The €500 million is part of the bloc’s European Peace Facility, which aims to help embattled countries, such as Ukraine.
EU foreign ministers have failed to agree on new funds to finance weapons for Ukraine, after Hungary blocked the decision over the country’s biggest Bank, OTP Bank, appearing on Ukraine’s list of “international sponsors of the war”.
Ukraine’s anti-corruption agency blacklisted the Hungarian bank because they say “it provides preferential credit terms to the Russian military, i.e. actually rewards them for the committed war crimes.”
The bank, as well as other companies on the list, vigorously reject these claims, saying the reasoning is incorrect and not objective.
“We will oppose the payment of this new half a billion euros from the European Peace Facility to the arms supplying member states as long as Ukraine keeps the OTP Bank on the list of international sponsors of the war,” Péter Szijjártó, the Hungarian Foreign Affairs Minister said on Monday.
“OTP is the largest Hungarian bank. OTP is an important player in the Hungarian economy. I could also say that we are all proud of OTP as a Hungarian bank.”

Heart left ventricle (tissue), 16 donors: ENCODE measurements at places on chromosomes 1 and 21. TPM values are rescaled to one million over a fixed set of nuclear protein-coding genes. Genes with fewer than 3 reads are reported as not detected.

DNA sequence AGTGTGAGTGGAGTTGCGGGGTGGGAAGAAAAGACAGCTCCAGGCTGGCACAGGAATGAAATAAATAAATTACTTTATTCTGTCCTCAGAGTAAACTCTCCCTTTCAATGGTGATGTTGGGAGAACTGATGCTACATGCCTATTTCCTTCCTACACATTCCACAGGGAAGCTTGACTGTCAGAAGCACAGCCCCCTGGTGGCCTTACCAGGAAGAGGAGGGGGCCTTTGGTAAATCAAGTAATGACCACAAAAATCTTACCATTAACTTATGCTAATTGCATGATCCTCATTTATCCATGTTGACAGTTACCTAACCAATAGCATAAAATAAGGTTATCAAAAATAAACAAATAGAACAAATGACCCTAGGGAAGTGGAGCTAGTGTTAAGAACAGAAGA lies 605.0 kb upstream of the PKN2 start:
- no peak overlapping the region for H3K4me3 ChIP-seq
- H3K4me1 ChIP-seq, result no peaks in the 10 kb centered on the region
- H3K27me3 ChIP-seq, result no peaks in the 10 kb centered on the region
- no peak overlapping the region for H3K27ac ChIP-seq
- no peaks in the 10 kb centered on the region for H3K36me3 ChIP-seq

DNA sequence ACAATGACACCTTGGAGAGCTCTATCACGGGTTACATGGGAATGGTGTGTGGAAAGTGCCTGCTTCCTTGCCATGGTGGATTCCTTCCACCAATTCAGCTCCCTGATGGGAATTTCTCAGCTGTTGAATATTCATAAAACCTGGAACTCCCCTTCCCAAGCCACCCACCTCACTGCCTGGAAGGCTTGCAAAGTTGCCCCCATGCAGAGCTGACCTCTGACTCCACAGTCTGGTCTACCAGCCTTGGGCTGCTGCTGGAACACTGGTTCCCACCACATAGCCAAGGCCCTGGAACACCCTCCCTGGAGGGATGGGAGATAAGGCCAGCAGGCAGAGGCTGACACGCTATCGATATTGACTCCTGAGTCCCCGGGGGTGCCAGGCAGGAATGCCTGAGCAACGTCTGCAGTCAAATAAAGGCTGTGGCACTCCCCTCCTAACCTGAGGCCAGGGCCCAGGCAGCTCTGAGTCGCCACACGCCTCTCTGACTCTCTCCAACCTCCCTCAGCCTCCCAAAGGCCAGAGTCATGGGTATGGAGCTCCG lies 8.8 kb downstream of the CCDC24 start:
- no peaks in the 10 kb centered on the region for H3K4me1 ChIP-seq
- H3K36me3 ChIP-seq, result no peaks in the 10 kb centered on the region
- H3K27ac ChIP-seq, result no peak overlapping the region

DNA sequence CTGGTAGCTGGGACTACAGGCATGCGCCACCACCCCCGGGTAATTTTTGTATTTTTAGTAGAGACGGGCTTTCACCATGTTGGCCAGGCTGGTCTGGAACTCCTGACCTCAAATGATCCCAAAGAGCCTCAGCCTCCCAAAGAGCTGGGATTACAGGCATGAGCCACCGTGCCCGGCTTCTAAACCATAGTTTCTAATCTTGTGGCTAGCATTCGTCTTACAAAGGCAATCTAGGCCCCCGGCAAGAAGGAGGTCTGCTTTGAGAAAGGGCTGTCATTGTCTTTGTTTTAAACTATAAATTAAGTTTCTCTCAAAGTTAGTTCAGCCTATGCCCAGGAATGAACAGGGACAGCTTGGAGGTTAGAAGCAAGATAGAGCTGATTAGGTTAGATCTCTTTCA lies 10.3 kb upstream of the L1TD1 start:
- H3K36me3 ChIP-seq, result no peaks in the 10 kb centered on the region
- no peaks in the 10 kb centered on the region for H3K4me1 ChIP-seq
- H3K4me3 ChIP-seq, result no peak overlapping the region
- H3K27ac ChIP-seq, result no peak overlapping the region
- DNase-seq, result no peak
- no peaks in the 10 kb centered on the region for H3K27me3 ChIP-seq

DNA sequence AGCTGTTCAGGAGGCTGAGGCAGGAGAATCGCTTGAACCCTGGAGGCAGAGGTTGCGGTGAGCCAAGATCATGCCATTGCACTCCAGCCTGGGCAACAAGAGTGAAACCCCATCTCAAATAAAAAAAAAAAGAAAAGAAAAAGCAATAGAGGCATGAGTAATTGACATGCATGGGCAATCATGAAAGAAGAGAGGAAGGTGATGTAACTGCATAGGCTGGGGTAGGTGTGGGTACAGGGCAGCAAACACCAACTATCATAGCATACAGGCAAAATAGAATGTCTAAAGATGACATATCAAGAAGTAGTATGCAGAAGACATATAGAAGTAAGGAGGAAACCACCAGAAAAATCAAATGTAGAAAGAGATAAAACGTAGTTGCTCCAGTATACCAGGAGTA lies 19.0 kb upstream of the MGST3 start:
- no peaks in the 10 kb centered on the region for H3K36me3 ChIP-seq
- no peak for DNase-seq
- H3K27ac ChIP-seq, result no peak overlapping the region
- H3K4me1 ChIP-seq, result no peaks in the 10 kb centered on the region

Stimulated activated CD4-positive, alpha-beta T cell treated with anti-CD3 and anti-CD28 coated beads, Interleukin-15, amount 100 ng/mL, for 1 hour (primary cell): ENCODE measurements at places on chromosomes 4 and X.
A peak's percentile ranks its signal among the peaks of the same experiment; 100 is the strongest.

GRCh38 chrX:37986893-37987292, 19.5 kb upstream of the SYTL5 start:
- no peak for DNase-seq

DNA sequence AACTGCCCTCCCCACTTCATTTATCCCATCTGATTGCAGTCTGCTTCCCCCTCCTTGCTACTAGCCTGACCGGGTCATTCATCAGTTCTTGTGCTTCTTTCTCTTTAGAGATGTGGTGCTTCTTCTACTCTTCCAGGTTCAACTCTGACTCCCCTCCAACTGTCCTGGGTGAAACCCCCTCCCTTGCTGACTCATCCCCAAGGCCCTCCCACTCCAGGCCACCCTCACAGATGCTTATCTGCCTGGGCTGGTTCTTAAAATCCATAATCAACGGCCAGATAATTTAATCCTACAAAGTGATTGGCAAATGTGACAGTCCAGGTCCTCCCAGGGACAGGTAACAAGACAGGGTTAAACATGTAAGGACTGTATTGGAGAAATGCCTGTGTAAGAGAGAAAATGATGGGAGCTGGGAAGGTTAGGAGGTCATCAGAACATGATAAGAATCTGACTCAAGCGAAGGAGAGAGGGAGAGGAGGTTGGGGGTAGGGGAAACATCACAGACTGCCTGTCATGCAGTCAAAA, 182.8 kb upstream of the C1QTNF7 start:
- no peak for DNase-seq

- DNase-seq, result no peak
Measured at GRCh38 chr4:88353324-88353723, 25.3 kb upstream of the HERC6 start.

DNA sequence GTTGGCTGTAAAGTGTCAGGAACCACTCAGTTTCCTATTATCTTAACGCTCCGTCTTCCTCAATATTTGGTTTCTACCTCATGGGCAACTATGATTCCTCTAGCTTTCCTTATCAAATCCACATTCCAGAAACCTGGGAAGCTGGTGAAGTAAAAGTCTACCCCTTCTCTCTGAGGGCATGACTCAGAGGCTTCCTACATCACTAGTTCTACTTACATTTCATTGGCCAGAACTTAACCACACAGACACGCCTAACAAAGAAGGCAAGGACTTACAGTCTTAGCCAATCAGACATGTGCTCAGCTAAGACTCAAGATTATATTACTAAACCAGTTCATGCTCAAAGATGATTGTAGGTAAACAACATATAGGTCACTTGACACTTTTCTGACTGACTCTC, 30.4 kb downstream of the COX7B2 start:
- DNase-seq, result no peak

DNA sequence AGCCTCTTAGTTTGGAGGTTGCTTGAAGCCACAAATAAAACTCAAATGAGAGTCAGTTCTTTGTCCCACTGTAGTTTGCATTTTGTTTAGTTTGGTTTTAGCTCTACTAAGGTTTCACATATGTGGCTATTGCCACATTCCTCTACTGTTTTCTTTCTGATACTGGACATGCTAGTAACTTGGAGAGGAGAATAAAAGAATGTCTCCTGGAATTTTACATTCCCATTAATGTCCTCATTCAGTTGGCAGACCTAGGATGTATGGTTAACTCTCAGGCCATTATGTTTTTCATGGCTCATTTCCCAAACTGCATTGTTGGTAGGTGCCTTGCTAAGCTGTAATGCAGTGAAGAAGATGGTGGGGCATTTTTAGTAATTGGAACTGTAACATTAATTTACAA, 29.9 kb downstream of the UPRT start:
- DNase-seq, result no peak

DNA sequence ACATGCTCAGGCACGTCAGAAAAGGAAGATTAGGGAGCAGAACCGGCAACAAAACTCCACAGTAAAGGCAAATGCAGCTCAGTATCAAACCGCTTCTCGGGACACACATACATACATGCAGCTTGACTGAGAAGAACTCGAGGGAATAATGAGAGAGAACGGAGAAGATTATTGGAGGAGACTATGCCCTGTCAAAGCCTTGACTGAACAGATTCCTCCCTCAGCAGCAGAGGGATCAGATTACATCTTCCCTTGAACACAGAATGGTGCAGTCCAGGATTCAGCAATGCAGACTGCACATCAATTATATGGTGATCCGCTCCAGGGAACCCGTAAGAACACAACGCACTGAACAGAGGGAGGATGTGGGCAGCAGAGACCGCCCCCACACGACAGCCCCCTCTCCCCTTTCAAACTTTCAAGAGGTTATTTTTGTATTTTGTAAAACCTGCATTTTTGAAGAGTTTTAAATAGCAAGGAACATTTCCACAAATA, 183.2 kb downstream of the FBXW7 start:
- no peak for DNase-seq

The EU is willing to allocate another €500 million in order to support Kyiv in its fight against the Russian invasion, which comes from the European Peace Facility – an off-budget fund that finances activities that have military implications.
Despite the dispute, the EU’s foreign affairs chief Josep Borrell, says that the bloc has nothing to do with it and that they are doing everything to resolve the case in order to release the next payments for Ukraine.
“Bilateral, multilateral, we have to have everything we can in order to make the next package of military support for Ukraine approved,” Borrell said.
“If one member state has a difficulty, let’s discuss it. That’s what we are going to do.”
Ukraine’s blacklist has no legal consequences but calls on consumers to boycott these companies. It also contains many European businesses in France, Italy and Greece, but Hungary was the only EU member state raising the issue at EU level.